In-Depth Background

The Haudenosaunee Confederacy is one of the oldest participatory democracies on earth. The Confederacy's governance is guided by its Great Law of Peace, a constitution passed down orally from generation to generation. The Haudenosaunee practices of democracy inspired the framework for U.S. representative democracy. Within the Confederacy's time-tried kinship-based governance, Clan Mothers play a crucial role in the process of selecting male representatives who may become Sachems (Chiefs). If a male representative behaves in ways that fail to live up to his responsibilities, his Clan Mother may remove his authority, following practices outlined by the Great Law of Peace. (For further details on the Great Law of Peace, see the Haudenosaunee Confederacy's official website.)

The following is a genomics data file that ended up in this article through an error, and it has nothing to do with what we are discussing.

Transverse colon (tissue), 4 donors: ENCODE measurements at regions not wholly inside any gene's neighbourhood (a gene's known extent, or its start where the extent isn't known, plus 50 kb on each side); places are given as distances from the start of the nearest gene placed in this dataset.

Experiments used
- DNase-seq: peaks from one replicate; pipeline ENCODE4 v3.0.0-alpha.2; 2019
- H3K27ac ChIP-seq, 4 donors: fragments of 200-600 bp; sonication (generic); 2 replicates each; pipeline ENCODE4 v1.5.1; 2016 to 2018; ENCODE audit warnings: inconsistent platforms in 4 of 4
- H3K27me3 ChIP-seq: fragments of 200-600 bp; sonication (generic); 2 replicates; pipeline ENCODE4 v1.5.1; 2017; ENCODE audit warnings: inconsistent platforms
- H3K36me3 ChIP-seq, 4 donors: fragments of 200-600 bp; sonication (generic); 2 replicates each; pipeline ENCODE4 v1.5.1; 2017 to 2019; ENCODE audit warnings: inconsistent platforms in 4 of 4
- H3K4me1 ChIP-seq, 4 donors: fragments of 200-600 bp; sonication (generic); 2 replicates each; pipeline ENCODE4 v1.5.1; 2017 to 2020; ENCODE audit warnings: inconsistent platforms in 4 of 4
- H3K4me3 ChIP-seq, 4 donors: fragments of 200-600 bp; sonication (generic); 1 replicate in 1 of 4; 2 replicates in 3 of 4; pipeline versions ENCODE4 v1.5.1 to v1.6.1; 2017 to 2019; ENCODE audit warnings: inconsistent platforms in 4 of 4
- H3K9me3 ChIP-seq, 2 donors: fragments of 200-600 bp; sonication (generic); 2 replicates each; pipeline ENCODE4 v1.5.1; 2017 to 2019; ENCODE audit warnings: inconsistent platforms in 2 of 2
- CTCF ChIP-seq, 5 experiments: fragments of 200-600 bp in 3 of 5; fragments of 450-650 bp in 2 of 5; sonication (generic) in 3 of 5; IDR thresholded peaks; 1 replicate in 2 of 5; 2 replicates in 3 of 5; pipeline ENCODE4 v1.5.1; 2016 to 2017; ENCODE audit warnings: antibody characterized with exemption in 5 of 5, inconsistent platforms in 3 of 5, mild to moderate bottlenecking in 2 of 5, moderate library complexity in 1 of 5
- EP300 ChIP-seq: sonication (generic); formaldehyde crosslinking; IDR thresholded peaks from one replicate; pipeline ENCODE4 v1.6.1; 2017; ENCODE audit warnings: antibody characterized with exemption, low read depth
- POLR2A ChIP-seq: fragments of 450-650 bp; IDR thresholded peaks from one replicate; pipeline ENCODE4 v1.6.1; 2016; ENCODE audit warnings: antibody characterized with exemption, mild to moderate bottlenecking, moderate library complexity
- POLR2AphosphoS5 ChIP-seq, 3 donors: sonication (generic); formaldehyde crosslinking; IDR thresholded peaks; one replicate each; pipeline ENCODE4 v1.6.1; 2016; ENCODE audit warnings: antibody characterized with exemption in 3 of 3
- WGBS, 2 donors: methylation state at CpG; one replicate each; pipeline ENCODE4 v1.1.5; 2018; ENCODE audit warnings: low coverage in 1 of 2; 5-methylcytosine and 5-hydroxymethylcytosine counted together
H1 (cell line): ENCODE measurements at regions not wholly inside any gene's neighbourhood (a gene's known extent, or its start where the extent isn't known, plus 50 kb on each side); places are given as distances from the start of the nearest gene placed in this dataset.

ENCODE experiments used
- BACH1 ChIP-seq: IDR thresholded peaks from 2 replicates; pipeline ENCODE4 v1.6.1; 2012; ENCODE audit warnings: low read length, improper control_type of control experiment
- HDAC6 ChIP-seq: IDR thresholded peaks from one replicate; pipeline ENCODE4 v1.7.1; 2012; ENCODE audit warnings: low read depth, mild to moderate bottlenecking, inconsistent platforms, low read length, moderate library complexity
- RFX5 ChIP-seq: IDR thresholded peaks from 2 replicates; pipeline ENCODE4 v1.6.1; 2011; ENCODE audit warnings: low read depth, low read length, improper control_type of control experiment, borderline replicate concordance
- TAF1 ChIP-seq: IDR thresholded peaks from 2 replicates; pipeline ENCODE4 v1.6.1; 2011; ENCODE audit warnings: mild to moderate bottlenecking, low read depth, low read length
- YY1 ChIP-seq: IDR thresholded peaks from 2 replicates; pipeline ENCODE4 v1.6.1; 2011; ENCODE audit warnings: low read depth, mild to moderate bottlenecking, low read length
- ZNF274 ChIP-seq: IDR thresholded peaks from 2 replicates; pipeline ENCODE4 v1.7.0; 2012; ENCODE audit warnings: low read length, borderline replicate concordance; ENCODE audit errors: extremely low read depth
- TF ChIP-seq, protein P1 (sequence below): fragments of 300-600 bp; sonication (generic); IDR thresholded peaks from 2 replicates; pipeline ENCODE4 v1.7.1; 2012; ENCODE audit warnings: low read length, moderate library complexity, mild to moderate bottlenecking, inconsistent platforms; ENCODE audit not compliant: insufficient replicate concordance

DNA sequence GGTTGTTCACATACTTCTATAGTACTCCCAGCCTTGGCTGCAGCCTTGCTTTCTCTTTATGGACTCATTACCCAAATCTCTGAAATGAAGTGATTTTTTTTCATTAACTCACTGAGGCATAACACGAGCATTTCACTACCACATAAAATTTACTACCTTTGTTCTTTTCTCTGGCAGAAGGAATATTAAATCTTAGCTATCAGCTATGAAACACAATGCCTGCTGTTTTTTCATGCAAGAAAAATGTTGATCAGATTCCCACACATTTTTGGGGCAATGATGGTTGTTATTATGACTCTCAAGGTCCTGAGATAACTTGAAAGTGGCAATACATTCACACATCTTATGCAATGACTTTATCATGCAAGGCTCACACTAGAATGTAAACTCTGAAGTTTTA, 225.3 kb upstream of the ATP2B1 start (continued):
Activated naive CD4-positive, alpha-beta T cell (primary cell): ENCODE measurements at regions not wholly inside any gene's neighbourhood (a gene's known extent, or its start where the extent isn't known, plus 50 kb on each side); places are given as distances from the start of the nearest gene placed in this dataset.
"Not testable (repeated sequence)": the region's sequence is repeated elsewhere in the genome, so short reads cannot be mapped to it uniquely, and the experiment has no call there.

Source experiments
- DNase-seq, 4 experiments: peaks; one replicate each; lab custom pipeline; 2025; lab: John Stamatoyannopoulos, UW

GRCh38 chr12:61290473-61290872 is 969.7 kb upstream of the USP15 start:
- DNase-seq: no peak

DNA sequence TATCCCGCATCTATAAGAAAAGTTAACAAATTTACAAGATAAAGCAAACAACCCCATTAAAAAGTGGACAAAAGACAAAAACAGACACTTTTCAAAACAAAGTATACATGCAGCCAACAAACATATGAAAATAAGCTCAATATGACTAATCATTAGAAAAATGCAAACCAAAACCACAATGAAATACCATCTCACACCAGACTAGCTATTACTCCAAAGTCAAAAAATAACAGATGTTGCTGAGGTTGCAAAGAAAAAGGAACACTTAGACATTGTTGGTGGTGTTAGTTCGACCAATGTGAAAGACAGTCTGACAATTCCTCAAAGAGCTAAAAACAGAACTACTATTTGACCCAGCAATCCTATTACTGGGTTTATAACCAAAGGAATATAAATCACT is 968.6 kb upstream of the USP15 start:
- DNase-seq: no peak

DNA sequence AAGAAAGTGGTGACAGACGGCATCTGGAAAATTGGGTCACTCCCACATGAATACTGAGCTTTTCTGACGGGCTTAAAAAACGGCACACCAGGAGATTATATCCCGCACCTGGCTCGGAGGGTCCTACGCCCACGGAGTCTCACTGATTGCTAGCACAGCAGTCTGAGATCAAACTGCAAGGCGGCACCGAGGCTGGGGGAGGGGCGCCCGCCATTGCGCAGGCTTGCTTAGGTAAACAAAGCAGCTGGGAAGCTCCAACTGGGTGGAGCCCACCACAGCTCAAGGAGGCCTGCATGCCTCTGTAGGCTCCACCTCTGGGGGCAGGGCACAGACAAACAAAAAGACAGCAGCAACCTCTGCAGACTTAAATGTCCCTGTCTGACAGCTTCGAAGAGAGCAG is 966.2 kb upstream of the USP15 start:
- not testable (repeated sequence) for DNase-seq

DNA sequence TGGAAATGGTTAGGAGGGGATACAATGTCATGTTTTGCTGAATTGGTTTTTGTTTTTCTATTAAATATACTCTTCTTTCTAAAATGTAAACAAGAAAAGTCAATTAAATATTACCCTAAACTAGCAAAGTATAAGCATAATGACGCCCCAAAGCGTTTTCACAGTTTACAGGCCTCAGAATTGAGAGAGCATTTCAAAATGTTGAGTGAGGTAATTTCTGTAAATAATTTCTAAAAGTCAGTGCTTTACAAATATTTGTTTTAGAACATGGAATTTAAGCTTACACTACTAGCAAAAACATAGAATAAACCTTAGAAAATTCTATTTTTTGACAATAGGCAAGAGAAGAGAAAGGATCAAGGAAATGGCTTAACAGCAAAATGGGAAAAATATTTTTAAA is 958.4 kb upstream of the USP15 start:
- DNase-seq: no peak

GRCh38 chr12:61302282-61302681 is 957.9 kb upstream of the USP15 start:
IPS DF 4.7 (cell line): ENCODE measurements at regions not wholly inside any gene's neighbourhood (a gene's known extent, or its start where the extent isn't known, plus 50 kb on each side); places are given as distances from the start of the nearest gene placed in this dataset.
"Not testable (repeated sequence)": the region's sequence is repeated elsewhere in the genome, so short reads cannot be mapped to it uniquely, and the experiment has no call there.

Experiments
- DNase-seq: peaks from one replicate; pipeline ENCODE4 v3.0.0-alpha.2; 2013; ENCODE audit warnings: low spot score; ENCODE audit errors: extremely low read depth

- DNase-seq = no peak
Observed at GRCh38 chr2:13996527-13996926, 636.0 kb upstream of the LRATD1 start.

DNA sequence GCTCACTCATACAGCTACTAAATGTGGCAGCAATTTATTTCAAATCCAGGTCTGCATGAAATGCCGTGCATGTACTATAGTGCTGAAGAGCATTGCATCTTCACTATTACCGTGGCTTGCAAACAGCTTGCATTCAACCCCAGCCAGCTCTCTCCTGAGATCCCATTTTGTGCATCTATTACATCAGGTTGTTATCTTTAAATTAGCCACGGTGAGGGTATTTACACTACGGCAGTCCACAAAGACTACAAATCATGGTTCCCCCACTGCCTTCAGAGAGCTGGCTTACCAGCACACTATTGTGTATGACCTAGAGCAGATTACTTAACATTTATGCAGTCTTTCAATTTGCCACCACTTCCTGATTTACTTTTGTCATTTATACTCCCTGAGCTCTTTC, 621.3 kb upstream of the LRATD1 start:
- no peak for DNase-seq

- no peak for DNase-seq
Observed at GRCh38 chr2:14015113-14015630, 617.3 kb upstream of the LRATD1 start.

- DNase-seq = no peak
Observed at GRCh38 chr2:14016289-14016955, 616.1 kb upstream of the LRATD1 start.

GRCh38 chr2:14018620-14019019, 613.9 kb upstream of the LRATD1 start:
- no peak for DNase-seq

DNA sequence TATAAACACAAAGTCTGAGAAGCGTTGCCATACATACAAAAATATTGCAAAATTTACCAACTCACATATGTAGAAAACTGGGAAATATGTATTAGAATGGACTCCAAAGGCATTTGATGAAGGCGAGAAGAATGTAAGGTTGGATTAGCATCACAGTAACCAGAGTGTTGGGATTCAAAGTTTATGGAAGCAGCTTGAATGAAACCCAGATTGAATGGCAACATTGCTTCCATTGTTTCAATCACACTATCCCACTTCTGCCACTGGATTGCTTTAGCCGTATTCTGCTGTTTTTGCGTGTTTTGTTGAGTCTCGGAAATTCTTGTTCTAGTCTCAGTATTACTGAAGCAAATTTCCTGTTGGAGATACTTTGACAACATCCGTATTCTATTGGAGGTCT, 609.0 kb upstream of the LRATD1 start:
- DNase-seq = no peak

Clint Halftown, who was never a Sachem, had been serving as a representative of his clan when he was designated in 2003 as the Federal Representative of the Cayuga Nation to the U.S. Government. The role of Federal Representative is not recognized as a position within Gayogo̱hó:nǫ⁷ governance. It is not specified in the Great Law of Peace, but instead is a position created by U.S. Congress and the Bureau of Indian Affairs (B.I.A.) to make it easier for the U.S. government to engage in contracts and agreements with Indigenous nations. Since 2003, Halftown has found ways to leverage the role of Federal Representative to increasingly consolidate power. Bernadette Hill, his late Clan Mother, removed Halftown from this role after she discovered he intended to sign a settlement agreement with New York State to effectively relinquish the Nation's sovereignty in exchange for a tax-free casino in the Catskills. Bernadette Hill informed Halftown of her decision to remove him from representative role multiple times in 2004 and 2005.